There was bad news for some of those challenging the process behind the state’s medical marijuana program, but that’s good news for its future. 

Ohio State Research Satellite Blasts Into Space

May 21, 2018

The Ohio State University has sent its first satellite into space.

The CubeSat Radiometer Radio Frequency Interference Technology Validation mission, also known as CubeRRT, looks to improve the transmission of radio communication between Earth and astronauts.

The federal government has rejected Ohio’s attempt to end the individual mandate for health care. The mandate is a staple of the Affordable Care Act, also known as Obamacare. Health care advocates say lawmakers should take this as a sign to work with Obamacare instead of against it.

Abortion rights advocates in Ohio are worried about the effect of what they call a “gag rule” that would ban family planning clinics that get federal funds from referring women for abortions or from sharing space with abortion providers.

Ohio’s unemployment rate has dropped again, to a level not seen in 16 years.

After years in limbo, a plan to construct a new coal plant has been scrapped. That leaves Ohio without any proposals for new coal plant generation. Environmental groups see this as a critical turning point.

Studies show in the near future, about 2/3 of Ohio’s jobs will require some college or skilled vocational training. But the cost of getting that education often leaves Ohioans will thousands of dollars in student loans that hinder their buying power and ability to succeed financially. 

Backers of a constitutional amendment that would allow the state to allow voters to decide to regulate marijuana like alcohol will soon able to start collecting signatures to put it before voters. 

The Ohio House was forced to cancel session as Republicans failed to reach an agreement on who should be the next House speaker. That decision means more than a dozen bills that were set for a vote were delayed. That includes a long-drawn out bill that would overhaul and crack down on the payday lending industry.

Lawmakers are considering the state’s options in the wake of a US Supreme Court ruling clearing the way for legalized sports betting throughout the country.

The Ohio House has canceled its sessions while the Republican caucus works behind the scenes to figure out who will replace Speaker Cliff Rosenberger. He resigned in April amid an FBI inquiry into his associations with lobbyists. Democrats and the Republican leader of the Ohio Senate say they are not going to step into the fight.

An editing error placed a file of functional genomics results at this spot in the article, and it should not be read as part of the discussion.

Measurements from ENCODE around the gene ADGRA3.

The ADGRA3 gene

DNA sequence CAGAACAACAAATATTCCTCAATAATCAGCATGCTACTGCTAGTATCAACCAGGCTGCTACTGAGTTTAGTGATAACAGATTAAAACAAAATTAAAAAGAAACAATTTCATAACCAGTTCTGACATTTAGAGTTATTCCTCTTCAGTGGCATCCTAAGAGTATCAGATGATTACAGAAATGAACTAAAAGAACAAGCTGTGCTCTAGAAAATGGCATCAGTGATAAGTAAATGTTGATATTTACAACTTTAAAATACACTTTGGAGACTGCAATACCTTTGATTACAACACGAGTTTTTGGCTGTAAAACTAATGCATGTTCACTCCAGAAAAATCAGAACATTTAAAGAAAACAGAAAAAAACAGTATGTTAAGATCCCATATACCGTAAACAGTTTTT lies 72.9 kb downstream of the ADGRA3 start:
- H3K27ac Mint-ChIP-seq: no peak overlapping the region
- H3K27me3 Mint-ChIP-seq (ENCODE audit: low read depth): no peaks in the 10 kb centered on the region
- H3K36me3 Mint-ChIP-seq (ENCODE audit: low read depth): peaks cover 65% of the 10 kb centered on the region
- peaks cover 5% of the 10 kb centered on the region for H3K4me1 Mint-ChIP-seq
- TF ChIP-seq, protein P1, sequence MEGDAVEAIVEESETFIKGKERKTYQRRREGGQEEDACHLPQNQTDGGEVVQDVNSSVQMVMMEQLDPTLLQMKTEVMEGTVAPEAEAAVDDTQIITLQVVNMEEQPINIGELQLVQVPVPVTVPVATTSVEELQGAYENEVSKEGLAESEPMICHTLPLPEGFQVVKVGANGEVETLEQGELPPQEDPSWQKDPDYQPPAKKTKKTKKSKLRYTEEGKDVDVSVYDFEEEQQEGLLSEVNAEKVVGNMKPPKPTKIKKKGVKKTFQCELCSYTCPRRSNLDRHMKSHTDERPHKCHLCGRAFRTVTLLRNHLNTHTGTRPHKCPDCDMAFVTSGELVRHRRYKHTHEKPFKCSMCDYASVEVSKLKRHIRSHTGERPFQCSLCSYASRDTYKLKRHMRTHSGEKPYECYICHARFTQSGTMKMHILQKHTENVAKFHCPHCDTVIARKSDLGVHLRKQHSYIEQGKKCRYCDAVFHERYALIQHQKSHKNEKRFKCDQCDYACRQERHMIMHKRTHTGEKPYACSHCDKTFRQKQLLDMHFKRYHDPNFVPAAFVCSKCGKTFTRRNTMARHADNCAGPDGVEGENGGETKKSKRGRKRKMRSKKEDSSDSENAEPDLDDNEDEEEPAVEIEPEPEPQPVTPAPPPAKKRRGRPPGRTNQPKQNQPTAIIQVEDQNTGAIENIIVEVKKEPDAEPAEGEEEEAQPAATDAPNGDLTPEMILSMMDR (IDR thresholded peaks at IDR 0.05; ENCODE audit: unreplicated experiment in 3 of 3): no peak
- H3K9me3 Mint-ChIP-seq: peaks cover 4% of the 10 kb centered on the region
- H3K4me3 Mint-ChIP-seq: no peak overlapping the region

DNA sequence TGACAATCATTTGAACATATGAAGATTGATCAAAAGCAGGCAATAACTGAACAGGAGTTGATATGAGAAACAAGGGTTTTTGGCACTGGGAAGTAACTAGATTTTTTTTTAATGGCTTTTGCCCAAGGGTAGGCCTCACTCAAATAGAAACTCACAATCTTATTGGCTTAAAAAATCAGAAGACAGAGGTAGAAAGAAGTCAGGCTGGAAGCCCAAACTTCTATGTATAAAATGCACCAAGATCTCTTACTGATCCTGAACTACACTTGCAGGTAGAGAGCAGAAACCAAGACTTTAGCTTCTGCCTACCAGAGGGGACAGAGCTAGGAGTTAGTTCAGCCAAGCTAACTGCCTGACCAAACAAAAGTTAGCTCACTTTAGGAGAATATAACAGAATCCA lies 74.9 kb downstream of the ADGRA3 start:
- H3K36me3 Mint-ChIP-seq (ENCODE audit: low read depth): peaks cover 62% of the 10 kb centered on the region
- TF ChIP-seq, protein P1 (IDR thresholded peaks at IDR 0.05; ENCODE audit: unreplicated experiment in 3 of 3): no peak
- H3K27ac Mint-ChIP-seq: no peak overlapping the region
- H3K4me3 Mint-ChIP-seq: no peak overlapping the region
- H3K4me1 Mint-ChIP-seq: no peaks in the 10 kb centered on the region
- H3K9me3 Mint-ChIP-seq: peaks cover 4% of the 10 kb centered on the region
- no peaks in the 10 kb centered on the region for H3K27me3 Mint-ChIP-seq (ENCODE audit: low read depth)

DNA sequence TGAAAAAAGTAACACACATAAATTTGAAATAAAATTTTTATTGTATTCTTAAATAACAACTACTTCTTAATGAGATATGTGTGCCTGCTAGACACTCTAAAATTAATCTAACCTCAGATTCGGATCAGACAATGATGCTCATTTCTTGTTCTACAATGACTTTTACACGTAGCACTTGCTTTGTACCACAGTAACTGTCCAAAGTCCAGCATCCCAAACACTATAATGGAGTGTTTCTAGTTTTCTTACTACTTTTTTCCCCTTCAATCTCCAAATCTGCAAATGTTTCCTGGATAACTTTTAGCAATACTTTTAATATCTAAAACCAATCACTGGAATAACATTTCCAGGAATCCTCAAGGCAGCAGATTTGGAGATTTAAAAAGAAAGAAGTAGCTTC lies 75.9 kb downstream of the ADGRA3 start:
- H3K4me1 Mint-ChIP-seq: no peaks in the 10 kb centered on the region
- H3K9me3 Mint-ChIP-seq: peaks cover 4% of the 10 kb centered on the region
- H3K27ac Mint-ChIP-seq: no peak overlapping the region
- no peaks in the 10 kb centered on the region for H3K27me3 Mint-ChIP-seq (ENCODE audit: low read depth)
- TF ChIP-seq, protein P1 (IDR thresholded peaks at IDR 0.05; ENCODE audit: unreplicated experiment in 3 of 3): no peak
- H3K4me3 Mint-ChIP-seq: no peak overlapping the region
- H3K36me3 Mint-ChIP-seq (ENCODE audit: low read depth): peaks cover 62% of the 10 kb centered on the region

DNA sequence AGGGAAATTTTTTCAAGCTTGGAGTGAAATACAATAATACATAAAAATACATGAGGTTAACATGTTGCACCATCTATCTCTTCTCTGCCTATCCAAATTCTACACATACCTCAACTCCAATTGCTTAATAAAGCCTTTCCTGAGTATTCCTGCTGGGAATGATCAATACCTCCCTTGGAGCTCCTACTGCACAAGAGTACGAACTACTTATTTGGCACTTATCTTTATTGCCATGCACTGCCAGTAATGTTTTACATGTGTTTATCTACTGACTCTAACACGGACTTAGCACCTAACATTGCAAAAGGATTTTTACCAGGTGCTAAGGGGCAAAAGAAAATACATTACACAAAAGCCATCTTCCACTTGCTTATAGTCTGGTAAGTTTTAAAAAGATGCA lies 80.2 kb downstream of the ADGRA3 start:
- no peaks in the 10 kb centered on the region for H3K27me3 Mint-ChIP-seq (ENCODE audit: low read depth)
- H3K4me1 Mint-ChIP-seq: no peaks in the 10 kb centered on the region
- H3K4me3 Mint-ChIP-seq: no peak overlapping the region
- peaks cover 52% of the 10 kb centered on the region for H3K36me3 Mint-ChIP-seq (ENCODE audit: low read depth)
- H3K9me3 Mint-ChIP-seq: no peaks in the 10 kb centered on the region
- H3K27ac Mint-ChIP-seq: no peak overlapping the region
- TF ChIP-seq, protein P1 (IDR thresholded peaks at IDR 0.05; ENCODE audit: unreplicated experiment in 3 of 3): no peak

An audit regarding alleged attendance inflation by the Electronic Classroom of Tomorrow is now in the hands of several investigative agencies. The review claims that ECOT padded their student data on purpose to get more money from the state. Critics say this information comes after years of ECOT operating unchecked.

Still no word on who the next speaker of the Ohio House might be. Republican state lawmakers met for hours Tuesday and couldn't agree on a nominee.

Gov. John Kasich found himself in some hot water after saying in a recent speech that he doesn’t believe Lake Erie is impaired, contradicting a declaration from his own Environmental Protection Agency in March. Now Kasich is clarifying those comments.

Saying he’s frustrated with federal inaction on immigration, Gov. John Kasich has signed an executive order that he says will assist legal immigrants in getting work, finding help and integrating into Ohio.

Gov. Kasich Creates State Office To Help Immigrants

May 15, 2018
Andy Chow / Ohio Statehouse News Bureau

Ohio has a new office to help immigrants.

Fifty years ago, Martin Luther King Jr. advocated for Americans living in poverty in what was called the “Poor People’s Campaign.” But advocates for poor Ohioans say the problems that existed are still common. So, they’re relaunching the effort that was first kicked off a half a century ago.


The House and Senate are working on moving bills through their chambers through the next two weeks before going on summer break. This is a critical time for bills lawmakers want to pass, assuming that they’re next chance won’t be till after the November election. 

Pages